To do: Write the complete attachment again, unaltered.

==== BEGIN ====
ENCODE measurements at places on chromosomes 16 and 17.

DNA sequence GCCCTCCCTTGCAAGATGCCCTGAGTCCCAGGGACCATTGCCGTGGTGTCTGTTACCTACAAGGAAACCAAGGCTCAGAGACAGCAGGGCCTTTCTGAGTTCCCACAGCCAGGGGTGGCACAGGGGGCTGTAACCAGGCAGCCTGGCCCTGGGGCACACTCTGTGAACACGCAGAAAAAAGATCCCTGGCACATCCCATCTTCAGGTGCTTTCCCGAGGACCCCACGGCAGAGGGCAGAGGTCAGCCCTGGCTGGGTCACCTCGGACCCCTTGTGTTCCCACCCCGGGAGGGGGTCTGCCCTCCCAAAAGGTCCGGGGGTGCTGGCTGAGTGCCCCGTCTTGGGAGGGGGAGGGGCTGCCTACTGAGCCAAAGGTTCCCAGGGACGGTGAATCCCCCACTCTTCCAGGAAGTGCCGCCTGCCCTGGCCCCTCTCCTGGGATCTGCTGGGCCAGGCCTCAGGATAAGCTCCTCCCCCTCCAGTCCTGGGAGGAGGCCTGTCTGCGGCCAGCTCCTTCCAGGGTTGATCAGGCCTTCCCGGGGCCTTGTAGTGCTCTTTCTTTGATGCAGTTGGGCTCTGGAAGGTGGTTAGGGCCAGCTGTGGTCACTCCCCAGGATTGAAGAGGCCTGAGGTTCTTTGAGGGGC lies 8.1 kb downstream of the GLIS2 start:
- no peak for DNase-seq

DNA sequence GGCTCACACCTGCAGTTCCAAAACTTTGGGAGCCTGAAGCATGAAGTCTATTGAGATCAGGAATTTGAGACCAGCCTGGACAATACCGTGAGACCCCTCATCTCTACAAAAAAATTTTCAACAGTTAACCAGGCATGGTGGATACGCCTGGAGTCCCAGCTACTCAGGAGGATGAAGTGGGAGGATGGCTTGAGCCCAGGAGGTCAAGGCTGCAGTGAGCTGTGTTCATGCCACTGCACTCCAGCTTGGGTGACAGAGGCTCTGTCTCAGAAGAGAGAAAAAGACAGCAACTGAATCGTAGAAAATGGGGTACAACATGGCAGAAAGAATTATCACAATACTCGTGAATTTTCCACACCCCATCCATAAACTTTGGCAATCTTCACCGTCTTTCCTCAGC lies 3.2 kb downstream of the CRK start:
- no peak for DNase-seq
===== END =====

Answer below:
ENCODE measurements at places on chromosomes 16 and 17.

DNA sequence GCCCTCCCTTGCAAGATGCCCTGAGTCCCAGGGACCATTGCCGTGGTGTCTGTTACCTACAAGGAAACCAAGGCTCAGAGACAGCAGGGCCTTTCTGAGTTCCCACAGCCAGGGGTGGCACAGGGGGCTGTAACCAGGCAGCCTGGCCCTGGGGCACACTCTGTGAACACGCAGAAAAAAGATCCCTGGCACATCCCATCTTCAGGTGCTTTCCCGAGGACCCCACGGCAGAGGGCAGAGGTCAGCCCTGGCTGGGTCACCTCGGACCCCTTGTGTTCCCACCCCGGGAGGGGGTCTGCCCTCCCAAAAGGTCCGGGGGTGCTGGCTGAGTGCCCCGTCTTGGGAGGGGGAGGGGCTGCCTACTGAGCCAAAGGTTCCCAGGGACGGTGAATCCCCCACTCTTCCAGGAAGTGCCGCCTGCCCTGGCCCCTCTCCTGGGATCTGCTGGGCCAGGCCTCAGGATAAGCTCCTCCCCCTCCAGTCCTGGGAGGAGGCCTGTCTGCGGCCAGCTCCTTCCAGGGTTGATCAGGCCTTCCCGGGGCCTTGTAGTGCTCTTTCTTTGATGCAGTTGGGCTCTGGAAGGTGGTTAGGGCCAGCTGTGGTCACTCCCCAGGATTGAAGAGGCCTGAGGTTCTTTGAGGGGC lies 8.1 kb downstream of the GLIS2 start:
- no peak for DNase-seq

DNA sequence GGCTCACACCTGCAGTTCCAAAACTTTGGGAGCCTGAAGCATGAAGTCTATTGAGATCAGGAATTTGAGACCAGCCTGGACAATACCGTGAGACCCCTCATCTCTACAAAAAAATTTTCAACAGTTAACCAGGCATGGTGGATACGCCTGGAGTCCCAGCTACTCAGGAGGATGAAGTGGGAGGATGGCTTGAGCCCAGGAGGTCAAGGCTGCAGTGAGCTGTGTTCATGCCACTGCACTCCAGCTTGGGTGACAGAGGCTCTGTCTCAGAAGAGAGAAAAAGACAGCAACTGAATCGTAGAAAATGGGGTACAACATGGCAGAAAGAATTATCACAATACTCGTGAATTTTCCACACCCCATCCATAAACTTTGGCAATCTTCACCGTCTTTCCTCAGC lies 3.2 kb downstream of the CRK start:
- no peak for DNase-seq